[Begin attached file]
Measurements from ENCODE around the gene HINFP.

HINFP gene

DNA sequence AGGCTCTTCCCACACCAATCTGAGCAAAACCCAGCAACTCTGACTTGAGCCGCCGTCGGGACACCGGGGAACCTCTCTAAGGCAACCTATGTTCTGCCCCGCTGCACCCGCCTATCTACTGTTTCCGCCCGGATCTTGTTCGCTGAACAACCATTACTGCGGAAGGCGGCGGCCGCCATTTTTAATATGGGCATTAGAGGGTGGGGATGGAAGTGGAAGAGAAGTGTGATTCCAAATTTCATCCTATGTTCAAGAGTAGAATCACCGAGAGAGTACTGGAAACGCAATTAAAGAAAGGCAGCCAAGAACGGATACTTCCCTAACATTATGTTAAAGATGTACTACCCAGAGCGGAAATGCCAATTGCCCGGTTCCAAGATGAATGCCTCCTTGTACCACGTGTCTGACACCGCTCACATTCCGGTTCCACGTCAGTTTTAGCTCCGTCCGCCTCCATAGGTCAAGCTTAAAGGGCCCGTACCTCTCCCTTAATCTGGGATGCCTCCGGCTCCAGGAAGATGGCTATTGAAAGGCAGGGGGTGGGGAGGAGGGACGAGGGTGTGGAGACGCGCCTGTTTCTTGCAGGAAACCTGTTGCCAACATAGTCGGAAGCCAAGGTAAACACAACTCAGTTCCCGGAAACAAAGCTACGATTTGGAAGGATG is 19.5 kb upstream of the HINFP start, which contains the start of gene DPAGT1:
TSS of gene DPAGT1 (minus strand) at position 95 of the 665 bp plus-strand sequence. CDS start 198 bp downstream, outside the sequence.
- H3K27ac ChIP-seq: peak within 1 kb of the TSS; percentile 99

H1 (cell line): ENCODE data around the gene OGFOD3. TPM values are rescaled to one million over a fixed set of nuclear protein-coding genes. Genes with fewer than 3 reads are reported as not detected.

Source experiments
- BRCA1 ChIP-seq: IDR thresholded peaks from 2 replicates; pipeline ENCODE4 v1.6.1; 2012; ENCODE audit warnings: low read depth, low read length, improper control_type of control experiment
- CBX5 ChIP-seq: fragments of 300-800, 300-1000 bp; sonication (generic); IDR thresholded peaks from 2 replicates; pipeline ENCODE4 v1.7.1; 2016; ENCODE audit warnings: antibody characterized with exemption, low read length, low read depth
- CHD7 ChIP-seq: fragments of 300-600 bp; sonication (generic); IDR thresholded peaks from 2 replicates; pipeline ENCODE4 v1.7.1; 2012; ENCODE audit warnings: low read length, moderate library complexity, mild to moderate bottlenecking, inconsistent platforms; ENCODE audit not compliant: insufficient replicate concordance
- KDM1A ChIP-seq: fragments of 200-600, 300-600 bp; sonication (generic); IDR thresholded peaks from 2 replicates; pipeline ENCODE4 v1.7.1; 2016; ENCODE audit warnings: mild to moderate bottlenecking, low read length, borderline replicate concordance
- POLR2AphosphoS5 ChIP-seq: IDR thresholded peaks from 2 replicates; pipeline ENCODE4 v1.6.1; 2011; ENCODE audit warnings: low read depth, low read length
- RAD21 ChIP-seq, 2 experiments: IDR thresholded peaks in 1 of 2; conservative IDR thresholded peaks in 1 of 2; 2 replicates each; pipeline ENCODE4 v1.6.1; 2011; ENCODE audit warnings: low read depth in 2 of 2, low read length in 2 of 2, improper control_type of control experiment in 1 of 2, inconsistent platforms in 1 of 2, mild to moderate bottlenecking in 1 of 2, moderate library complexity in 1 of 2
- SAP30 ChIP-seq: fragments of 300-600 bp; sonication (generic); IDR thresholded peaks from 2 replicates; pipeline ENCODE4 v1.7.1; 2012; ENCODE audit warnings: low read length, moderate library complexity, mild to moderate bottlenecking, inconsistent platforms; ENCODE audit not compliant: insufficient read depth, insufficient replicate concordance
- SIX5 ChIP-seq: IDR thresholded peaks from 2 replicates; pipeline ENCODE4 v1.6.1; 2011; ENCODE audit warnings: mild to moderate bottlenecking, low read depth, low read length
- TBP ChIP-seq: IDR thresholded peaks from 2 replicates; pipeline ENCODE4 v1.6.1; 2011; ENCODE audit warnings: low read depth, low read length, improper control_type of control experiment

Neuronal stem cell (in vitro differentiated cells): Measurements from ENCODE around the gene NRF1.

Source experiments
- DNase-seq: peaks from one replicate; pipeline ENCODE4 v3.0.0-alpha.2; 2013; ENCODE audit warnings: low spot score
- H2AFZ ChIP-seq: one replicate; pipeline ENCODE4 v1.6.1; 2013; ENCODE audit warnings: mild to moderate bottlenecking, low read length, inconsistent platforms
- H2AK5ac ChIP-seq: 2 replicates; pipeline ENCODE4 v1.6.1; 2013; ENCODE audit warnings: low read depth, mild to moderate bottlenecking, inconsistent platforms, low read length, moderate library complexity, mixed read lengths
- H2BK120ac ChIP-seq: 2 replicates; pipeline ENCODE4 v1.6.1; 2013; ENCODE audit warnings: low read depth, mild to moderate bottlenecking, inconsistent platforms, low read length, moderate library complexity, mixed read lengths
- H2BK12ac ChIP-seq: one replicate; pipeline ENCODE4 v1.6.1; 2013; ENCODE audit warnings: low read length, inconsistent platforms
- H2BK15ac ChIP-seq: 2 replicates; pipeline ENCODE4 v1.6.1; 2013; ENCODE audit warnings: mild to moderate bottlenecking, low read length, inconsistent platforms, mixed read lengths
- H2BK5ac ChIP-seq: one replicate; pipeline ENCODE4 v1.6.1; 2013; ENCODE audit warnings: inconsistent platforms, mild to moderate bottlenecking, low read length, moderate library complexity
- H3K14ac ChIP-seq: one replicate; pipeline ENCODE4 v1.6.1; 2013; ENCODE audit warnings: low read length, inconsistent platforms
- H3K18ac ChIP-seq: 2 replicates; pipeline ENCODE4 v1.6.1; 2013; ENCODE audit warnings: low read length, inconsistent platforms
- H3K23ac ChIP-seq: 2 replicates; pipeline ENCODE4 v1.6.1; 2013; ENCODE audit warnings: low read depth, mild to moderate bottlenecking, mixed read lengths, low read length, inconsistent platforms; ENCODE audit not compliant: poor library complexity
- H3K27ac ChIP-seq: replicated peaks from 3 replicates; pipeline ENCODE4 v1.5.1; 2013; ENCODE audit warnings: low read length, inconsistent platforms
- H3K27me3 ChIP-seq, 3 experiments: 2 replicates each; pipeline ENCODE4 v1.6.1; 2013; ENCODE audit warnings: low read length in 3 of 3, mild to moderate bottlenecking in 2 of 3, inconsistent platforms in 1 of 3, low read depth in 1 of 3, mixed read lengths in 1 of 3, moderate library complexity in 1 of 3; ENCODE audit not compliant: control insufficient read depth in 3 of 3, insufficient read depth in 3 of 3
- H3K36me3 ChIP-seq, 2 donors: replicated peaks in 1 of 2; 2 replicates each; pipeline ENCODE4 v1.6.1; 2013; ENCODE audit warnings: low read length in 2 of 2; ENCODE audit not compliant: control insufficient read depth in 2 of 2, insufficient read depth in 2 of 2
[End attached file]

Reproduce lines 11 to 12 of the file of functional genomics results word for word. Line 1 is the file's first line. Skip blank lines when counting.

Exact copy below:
- KDM1A ChIP-seq: fragments of 200-600, 300-600 bp; sonication (generic); IDR thresholded peaks from 2 replicates; pipeline ENCODE4 v1.7.1; 2016; ENCODE audit warnings: mild to moderate bottlenecking, low read length, borderline replicate concordance
- POLR2AphosphoS5 ChIP-seq: IDR thresholded peaks from 2 replicates; pipeline ENCODE4 v1.6.1; 2011; ENCODE audit warnings: low read depth, low read length